Access to 3-D printing is changing the work in research labs

Access to 3-D printing is changing the work in research labs
Eric Brown is a professor of biochemistry and biomedical sciences, and a researcher with the Michael G. DeGroote Institute for Infectious Disease Research at McMaster University. Credit: McMaster University

A small, black box developed in a McMaster University lab could change the way scientists search for new antibiotics.

The Printed Fluorescence Imaging Box—or PFIbox, for short—is capable of collecting massive amounts of data that will help researchers in the Michael G. DeGroote Institute for Infectious Disease Research in their quest to discover .

The box allows scientists to analyze more than 6,000 samples of bacteria at a time.

The tool uses LED lights to excite fluorescent proteins found in bacteria. It then wirelessly sends data to researchers studying how cells respond to antibiotics over time.

The PFIbox's nine structural parts can be 3-D printed in about a day, snap together in minutes, and cost about $200.

"3-D printing is allowing us to create tools and instrumentation that simply don't exist yet," says infectious disease researcher Eric Brown, who led the work on the project, along with Shawn French and Brittney Coutts. "Here, we have designed and built an absolutely cutting-edge lab instrument for about $200. It's simply game-changing for our work to discover new ."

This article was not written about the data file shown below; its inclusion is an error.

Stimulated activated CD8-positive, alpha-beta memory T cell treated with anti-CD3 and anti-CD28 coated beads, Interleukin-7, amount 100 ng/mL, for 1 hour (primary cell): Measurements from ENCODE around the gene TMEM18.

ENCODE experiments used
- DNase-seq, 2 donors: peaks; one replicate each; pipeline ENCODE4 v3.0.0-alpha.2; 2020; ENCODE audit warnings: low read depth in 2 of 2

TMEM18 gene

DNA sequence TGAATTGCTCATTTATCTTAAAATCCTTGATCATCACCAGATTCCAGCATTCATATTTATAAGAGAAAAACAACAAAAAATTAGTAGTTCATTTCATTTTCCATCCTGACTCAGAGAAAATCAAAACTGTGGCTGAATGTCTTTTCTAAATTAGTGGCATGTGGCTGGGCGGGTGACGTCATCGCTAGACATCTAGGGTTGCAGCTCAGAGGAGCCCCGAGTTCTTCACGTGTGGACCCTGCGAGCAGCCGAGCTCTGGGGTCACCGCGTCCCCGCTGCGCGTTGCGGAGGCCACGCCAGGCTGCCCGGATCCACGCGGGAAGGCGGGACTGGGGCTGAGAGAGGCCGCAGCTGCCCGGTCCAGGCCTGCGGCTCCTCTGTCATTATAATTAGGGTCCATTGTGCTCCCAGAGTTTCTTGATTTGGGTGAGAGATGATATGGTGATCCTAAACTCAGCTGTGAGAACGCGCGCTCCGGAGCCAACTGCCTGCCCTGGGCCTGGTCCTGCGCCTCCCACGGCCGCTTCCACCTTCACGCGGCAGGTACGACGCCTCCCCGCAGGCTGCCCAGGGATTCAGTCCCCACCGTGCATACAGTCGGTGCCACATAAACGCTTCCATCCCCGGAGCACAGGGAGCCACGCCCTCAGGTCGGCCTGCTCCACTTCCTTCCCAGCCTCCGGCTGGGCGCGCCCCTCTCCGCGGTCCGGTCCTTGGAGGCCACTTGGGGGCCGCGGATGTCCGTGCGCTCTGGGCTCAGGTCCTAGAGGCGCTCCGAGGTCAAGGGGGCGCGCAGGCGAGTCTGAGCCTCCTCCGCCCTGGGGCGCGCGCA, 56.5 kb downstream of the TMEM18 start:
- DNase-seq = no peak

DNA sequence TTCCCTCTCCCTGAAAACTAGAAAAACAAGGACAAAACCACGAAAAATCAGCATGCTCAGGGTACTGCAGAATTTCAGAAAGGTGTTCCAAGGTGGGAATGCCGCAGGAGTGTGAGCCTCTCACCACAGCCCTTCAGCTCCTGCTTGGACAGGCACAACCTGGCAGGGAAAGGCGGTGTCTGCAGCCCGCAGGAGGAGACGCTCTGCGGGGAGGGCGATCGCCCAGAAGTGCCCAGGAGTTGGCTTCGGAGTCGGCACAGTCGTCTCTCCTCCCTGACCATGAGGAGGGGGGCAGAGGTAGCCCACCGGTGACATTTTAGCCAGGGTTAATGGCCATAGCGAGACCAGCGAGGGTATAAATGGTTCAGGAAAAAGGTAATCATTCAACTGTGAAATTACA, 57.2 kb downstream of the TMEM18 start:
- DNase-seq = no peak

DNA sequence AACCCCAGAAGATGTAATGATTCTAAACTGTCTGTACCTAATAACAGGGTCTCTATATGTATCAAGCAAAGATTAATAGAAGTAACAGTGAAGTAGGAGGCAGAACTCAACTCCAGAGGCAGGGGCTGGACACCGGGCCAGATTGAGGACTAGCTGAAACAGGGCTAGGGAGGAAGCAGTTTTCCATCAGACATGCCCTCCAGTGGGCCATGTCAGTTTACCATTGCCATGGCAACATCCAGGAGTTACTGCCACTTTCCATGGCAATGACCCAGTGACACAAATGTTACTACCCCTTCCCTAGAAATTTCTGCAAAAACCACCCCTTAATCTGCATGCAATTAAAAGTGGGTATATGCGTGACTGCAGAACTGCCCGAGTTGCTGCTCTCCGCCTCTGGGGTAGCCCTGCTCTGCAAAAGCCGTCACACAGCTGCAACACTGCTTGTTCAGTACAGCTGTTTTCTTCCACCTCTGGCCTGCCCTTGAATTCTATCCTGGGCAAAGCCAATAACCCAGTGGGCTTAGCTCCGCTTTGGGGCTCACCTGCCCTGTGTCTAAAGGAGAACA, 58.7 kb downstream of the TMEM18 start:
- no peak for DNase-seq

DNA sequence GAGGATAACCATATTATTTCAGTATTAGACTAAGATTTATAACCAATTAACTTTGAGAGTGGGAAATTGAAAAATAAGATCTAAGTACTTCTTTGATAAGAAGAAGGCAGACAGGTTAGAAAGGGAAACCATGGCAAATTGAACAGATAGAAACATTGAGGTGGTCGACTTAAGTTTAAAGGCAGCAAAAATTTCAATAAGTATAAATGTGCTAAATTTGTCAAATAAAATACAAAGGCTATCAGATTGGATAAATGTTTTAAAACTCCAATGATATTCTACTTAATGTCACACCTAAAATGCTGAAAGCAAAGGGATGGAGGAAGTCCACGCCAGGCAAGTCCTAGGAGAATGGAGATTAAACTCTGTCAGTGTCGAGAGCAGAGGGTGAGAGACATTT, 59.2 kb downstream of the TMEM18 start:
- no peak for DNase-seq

The researchers have made the PFIbox's code open source and available to anyone who wants to use them.

"We fully expect—in fact, we hope—people take the code for this tool and improve upon it," says French. "We want people to have full access to what we think is a very important new development in the battle against superbugs."

The research was published Aug. 29 in the journal Cell Systems.


Explore further

One-two punch may floor worst infections

Journal information: Cell Systems

Citation: Access to 3-D printing is changing the work in research labs (2018, August 29) retrieved 23 May 2019 from https://phys.org/news/2018-08-access-d-labs.html
This document is subject to copyright. Apart from any fair dealing for the purpose of private study or research, no part may be reproduced without the written permission. The content is provided for information purposes only.
4 shares

Feedback to editors

User comments

Please sign in to add a comment. Registration is free, and takes less than a minute. Read more